News 3/4/11

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Lots of news from Apple this week, with the official unveiling (also here) of the iPad 2. The new iPad comes in a smaller form factor, dual-facing cameras, double the processor speed, identical pricing and memory, improved graphics, and similar battery life. The cameras allow you to use FaceTime for video conferencing, which is a nice touch for telemedicine and consultations. Another cool part of the announcement was the new Smart Cover for the iPad, a magnetic cover that protects the screen, wakes the device when opened, and acts as stand. iPad 2 orders can be placed starting next Friday.

More good news for Apple’s iPad: a survey finds that physicians overwhelmingly name the iPad as their tablet of choice, with 79% of respondents choosing the iPad over Windows and Android-based tablets at 12% and 9%, respectively.  

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Fast Company ranks Voxiva (text4baby) the 40th most innovative company in the world for “encouraging good health via mobile apps”. They were ranked third in the mobile category, just ahead of Skype.  Voxiva recently launched two new mobile health programs, one for diabetes management and one to help people quit smoking.

Microsoft Windows Phone Health and Life Sciences Development Contest is looking for the best mobile health apps built for Windows Phone 7. Winners will get an Xbox with Kinect. From the site: “We are looking for the top ten amazing health and life science Windows Phone 7 applications for business and personal health use to be made available on Windows Marketplace!”

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A new smartphone app system developed at Massachusetts General Hospital, linked to a mini MRI, is shown to accurately diagnose stomach cancer from a tissue sample. The device is cheaper, faster, and more accurate than the current methods.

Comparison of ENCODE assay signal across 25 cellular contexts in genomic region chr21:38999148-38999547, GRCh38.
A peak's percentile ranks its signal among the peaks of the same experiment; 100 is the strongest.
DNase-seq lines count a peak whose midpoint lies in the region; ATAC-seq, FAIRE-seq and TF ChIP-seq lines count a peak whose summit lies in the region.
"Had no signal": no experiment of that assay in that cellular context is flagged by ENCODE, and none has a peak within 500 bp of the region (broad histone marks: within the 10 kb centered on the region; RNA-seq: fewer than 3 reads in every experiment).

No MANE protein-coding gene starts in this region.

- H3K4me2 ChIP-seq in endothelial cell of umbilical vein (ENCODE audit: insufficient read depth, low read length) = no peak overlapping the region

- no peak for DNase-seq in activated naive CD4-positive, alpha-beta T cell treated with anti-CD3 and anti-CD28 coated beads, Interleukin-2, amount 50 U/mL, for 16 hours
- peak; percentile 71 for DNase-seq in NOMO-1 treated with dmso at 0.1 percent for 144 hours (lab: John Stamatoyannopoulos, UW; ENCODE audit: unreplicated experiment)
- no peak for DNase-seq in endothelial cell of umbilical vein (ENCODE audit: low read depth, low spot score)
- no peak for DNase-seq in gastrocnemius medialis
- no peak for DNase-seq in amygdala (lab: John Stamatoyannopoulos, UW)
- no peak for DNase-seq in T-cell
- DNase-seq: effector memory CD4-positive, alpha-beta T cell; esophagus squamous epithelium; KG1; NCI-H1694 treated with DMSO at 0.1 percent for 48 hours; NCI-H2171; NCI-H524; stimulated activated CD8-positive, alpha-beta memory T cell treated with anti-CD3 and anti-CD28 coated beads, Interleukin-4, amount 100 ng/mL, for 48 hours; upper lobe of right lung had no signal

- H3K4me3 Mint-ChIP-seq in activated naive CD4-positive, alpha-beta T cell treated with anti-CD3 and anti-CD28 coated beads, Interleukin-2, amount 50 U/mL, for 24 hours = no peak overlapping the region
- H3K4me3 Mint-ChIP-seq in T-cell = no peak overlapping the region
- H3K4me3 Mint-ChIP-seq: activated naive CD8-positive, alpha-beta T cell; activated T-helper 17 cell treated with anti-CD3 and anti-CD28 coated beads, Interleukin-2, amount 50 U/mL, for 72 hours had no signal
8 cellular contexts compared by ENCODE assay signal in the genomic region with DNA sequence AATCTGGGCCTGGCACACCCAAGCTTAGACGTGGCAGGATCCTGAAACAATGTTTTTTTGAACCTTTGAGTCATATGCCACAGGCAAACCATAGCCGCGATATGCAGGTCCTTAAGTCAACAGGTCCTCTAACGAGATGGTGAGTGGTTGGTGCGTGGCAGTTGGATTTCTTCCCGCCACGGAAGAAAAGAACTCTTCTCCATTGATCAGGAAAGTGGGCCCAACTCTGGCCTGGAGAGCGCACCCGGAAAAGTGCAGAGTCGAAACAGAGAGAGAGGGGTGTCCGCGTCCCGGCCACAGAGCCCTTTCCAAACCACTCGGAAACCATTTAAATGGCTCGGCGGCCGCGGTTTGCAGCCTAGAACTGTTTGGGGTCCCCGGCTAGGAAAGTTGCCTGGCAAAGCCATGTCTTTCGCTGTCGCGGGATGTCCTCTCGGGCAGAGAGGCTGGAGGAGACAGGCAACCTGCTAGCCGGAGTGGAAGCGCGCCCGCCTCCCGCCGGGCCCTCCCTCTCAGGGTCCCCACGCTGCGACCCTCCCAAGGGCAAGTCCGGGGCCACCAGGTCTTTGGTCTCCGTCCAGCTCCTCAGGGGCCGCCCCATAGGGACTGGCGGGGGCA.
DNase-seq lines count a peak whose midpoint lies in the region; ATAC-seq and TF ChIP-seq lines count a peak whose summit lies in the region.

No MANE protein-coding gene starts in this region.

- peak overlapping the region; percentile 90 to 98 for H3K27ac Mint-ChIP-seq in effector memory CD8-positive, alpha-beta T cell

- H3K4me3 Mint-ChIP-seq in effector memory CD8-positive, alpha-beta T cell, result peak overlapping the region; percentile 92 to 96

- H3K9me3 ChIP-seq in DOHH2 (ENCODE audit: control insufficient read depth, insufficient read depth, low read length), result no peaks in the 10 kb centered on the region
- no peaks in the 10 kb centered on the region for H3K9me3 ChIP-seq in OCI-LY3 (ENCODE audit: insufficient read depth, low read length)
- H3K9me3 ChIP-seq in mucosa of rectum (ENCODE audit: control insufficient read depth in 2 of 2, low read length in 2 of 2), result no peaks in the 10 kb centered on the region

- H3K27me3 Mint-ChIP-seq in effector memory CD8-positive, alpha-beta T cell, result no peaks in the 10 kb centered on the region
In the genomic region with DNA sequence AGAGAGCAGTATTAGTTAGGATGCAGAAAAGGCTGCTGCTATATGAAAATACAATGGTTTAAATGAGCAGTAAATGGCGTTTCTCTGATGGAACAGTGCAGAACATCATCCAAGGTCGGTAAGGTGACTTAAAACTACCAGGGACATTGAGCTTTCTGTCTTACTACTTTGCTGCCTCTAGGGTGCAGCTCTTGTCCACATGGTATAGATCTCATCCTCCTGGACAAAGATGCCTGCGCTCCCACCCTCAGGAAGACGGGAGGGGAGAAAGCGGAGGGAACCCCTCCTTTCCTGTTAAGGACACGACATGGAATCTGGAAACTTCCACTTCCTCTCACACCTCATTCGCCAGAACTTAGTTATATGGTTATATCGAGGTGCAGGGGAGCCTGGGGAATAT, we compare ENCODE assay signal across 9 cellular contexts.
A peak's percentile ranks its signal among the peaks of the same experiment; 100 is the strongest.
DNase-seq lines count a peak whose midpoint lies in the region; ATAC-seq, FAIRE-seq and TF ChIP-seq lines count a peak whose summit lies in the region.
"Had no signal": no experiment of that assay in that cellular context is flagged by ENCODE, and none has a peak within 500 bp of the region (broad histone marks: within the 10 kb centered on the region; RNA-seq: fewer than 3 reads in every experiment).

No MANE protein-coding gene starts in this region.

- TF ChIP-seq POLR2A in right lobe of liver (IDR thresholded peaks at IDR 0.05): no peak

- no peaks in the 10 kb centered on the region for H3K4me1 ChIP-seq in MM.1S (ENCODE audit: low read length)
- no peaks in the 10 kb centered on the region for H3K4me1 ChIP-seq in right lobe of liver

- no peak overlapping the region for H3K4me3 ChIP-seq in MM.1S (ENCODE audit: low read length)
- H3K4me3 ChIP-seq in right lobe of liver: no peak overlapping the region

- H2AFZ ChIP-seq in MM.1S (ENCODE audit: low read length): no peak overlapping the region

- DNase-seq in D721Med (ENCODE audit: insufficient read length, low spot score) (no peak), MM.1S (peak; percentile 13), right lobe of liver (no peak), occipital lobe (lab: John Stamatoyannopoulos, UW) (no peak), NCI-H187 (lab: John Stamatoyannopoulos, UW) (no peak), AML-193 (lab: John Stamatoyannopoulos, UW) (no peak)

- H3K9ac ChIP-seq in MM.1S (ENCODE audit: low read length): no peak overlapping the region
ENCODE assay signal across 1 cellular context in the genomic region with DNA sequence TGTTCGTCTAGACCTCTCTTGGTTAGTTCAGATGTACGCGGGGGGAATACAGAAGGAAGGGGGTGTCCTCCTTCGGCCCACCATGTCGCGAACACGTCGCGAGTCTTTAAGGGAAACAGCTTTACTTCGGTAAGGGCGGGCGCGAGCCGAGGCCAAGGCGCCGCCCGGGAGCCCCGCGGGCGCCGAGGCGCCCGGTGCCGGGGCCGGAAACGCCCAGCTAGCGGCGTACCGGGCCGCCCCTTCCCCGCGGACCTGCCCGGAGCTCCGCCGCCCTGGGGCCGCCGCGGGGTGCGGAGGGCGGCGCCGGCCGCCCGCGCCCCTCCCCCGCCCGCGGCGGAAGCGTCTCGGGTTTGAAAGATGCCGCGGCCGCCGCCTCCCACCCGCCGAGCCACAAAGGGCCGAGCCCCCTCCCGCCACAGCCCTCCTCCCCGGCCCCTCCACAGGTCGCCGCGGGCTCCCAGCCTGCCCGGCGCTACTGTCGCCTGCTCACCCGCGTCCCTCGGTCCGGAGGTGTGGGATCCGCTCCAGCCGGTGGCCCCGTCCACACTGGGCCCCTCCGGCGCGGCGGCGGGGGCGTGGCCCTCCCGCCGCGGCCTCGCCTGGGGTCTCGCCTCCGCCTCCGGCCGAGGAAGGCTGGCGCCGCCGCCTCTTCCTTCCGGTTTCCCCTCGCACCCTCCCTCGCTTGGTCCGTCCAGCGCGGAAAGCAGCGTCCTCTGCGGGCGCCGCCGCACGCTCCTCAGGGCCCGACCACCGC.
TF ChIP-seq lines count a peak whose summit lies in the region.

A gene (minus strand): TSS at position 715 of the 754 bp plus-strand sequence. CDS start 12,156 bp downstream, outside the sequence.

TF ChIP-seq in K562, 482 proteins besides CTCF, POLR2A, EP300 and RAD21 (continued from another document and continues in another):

Computerworld has a story on why eICU works and is needed. It’s a little vendor-heavy, with Philips providing much of the content. According to the article, 10% of adult ICU patients last year were eICU patients. Also, 500 new eICU beds were added nationwide last year.

A new wireless fetal monitor developed in the UK is cleared for use by the FDA. The monitor apparently differs from current monitors in that it collects its data from signals received by electrodes and not physical changes. I guess this means L&D suites can now look forward to having to track down more patients walking around and not tied to their rooms.  

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A new study concludes that US hospitals are not using Facebook to its full potential to engage patients, build brand, and develop care communities. I was actually impressed that the study found 6% of hospitals had over 10,000 Facebook fans, but those 6% were probably mostly children’s hospitals, which the study found to be more skilled at Facebook use. I have to agree that Facebook is a great place to engage people and patients, but there are just too many privacy concerns for most healthcare organizations to even consider it.

Remote monitoring and management company BL Healthcare, which has recently announced partnerships with both Sprint and Verizon, completes its most recent financing round, with Verizon as one of the investors.

Central Baptist Hospital (KY) releases its iPhone app with facility information, health tracking tools, and a physician directory.

Voalte, which hopes to double its number of employees in 2011, hires a former Ritz Carlton exec as user experience manager. They plan to better manage their field employees, a group which is growing as they assign one employee to each hospital site to manage the relationship.

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The NIH announces The NIH mHealth Summer Institute for this year. The event is being co-sponsored by Qualcomm and is meant to bring together leaders in the field to learn about mHealth research.

Palomar Pomerado Health (CA) announces MIAA (Medical Information, Anytime, Anywhere), an Android-based mobile app that gives clinicians access to patient records from their phones. The app also allows for secure clinician messaging, EMR integration (Cerner, Nextgen, and VistA), and is planned to integrate NHIN Connect and Direct.

The Hospital of Central Connecticut (HCC) begins offering ED wait times over SMS.     

Travis Good is in his final year of an MD/MBA program and is involved with multiple health IT startups.

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